in Las Vegas. This sets up the ultimate war between light and dark and a
pitched battle for surviving humanity’s soul.
Pet Sematary (1989):
out by the author himself as the most disturbing story he ever wrote – to
the point where he is not sure he should have ever released the novel –
Pet Sematary has some significantly scary ideas. While I don’t quite
agree with King’s assessment of the book – both on the fact that it was the
most disturbing book he has written and the fact that maybe he would have
been better off letting the manuscript rot in a drawer – it was an
undeniably spooky book. And it has led to two movies – made 30 years apart
from each other – which frame the story in different ways, but both times
touch on something primal for humans.
The 1989 film directed by
Mary Lambert is somewhat more faithful to the source material – no big shock
since King wrote the screenplay – and has become something of a fright
classic over the years, even though it was a box-office disappointment on
its original release.
The story is as simple as
it is shocking. A young couple with two small children buys a new house in a
secluded area of Maine. It turns out that it is right nearby a local pet
cemetery which was built right next to a sacred Indian burial place. The
locals know that there is a legend that if your pet were to die, if you
bring it to the pet cemetery and bury it on the sacred ground, the pet will
come back to life. Of course, it is against the course of nature, and when
the pet returns it is normally angry and violent.
However, the film asks, if
this questionable possibility of returning a beloved pet to life is so hard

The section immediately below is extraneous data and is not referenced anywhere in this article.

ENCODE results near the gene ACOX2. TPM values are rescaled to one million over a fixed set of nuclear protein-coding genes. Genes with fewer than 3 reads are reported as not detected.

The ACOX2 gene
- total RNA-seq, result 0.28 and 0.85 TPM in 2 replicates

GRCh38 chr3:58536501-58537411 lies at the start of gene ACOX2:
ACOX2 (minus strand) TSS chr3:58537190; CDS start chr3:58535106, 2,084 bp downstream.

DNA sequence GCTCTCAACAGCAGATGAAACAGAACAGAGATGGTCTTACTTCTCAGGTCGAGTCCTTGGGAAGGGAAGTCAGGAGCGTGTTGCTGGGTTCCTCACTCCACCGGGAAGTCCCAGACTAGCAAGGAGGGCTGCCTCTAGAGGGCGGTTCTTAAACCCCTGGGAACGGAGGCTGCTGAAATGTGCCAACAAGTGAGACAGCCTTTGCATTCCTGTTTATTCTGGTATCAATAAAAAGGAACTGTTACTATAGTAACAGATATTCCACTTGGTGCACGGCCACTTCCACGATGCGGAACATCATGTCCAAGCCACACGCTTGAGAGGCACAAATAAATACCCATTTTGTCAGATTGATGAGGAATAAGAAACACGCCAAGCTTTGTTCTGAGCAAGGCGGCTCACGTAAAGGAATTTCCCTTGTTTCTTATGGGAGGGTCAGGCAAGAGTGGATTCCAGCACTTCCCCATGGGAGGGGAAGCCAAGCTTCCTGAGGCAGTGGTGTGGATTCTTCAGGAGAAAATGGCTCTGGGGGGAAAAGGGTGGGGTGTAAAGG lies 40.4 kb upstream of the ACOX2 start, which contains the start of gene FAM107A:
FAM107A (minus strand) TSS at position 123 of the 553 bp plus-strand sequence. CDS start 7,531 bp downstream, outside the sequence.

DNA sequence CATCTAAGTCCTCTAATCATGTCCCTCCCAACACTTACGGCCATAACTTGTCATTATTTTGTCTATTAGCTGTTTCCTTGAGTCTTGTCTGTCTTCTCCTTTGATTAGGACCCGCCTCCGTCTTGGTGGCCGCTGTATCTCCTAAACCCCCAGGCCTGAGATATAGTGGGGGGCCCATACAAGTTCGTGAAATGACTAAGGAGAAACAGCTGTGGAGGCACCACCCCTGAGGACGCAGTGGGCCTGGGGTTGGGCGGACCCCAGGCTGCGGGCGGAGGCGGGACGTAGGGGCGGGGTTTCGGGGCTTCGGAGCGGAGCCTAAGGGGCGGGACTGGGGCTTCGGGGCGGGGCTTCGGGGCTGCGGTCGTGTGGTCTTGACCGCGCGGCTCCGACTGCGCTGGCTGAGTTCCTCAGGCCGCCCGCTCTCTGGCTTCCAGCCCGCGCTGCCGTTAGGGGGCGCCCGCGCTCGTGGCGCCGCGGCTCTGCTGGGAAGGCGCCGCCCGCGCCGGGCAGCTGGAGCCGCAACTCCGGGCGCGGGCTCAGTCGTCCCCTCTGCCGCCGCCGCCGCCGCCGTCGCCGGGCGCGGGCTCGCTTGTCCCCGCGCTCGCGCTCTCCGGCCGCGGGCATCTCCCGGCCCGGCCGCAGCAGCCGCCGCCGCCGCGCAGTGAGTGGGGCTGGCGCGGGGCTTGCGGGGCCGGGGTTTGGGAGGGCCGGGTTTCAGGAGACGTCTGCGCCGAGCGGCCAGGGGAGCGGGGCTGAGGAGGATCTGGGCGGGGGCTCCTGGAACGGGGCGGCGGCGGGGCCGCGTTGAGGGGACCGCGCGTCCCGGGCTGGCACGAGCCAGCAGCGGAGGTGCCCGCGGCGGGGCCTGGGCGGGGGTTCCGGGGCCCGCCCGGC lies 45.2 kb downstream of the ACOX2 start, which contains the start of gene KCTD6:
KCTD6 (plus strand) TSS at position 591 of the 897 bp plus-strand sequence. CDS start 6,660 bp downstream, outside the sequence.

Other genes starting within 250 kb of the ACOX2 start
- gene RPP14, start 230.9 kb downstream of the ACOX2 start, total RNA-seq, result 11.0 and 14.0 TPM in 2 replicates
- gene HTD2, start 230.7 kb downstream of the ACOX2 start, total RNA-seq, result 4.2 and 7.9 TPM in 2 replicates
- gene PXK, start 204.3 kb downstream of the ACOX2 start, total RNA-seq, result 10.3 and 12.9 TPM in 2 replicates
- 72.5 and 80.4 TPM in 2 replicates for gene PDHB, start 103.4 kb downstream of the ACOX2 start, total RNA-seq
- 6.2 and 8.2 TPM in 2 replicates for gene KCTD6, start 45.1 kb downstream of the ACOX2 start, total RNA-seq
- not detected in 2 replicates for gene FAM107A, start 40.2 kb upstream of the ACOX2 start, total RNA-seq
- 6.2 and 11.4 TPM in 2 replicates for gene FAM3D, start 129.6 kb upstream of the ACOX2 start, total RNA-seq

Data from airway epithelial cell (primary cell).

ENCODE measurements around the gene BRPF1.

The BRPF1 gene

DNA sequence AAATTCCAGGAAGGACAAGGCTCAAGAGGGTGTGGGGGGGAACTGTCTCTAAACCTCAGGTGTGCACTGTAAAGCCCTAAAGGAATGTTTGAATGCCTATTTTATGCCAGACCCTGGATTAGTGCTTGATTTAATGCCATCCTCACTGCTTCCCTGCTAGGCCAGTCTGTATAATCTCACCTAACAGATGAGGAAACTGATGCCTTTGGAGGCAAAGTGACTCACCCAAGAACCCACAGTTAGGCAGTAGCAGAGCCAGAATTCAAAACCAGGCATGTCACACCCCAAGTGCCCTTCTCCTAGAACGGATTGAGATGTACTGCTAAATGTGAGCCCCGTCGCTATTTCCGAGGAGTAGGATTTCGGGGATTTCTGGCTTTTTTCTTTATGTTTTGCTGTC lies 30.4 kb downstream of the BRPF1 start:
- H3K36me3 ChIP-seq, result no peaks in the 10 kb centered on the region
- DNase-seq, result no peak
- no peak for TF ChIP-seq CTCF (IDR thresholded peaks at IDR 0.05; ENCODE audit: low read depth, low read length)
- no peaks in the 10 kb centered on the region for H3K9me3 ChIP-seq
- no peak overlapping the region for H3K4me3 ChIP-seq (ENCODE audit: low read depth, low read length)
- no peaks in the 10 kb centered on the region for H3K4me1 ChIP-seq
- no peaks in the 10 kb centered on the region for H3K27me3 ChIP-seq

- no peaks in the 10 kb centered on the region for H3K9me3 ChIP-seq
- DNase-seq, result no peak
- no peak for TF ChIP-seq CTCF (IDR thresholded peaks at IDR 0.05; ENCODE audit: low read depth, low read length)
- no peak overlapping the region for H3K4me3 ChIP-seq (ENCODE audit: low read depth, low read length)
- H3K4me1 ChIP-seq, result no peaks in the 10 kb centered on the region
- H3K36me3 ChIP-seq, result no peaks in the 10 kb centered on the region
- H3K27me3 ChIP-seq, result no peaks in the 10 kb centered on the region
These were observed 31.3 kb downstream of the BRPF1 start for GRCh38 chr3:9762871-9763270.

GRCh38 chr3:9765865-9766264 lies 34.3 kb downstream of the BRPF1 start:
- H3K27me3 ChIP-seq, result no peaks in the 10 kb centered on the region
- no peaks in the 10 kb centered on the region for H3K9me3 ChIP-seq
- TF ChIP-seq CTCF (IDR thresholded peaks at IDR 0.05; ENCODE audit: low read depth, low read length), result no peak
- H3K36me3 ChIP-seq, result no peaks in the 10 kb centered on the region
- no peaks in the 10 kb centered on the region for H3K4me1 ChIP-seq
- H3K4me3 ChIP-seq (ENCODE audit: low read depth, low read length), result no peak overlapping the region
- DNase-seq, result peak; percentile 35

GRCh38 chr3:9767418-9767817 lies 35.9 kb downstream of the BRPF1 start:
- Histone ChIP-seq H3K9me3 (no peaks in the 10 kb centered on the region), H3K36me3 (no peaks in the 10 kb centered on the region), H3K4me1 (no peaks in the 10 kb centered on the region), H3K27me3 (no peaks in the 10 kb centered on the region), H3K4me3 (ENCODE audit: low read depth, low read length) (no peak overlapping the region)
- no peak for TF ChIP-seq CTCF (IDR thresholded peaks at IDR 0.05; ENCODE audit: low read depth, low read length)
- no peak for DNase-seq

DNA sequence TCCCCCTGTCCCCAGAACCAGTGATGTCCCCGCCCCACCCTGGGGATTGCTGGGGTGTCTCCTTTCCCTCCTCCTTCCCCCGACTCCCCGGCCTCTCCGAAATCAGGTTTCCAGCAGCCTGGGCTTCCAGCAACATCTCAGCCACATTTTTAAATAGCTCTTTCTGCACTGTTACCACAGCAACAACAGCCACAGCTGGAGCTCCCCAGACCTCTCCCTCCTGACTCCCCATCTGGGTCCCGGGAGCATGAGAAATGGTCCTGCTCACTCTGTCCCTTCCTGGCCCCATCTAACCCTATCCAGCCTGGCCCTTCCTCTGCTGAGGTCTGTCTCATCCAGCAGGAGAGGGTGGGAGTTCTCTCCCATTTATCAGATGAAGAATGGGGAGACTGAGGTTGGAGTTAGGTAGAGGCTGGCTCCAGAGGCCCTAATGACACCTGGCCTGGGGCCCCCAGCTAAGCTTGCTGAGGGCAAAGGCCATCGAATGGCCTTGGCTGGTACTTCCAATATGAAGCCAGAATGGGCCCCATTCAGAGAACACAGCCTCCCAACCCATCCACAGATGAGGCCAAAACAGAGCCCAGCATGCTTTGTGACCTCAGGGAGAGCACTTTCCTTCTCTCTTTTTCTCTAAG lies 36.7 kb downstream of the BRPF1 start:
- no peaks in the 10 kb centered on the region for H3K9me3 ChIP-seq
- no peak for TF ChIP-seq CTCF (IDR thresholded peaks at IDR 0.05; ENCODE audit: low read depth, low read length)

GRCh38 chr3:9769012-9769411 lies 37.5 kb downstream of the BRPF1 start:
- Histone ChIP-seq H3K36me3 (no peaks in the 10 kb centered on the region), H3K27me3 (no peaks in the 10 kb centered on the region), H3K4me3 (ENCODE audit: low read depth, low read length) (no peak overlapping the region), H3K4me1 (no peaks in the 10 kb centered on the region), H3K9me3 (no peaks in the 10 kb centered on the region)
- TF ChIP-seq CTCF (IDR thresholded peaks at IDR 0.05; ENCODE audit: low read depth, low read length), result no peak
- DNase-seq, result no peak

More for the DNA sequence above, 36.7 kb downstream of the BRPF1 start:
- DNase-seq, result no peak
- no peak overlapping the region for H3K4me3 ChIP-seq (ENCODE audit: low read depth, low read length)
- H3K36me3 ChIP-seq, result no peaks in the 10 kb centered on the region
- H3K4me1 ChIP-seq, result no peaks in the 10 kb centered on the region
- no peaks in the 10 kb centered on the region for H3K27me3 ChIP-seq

to resist that people would ignore their beloved pet’s complete change in
attitude, what would happen if the sacred burial ground were used on a human
Pet Sematary (2019):
the newest title in this collection, the 2019 reboot of
is both faithful to the
source material and experiments with it. There is one massive and very basic
change to the storyline. However, the new film does not mess with the
atmosphere of the story. The alteration even makes a certain amount of sense
as far as straight narrative goes. It actually leads into an ending that is
– if possible – even more disturbing than the original film’s closing shot.
I do have to say this,
though, the new movie version of Pet Sematary is spooky as hell. I
mean it, it’s one of the most chilling horror films I’ve seen in a long
time. And while it takes some different paths than the original film, in
many ways the newer version is even better than the first one.
Not to mention that John
Lithgow, in the flashiest role of an older local who knows where all the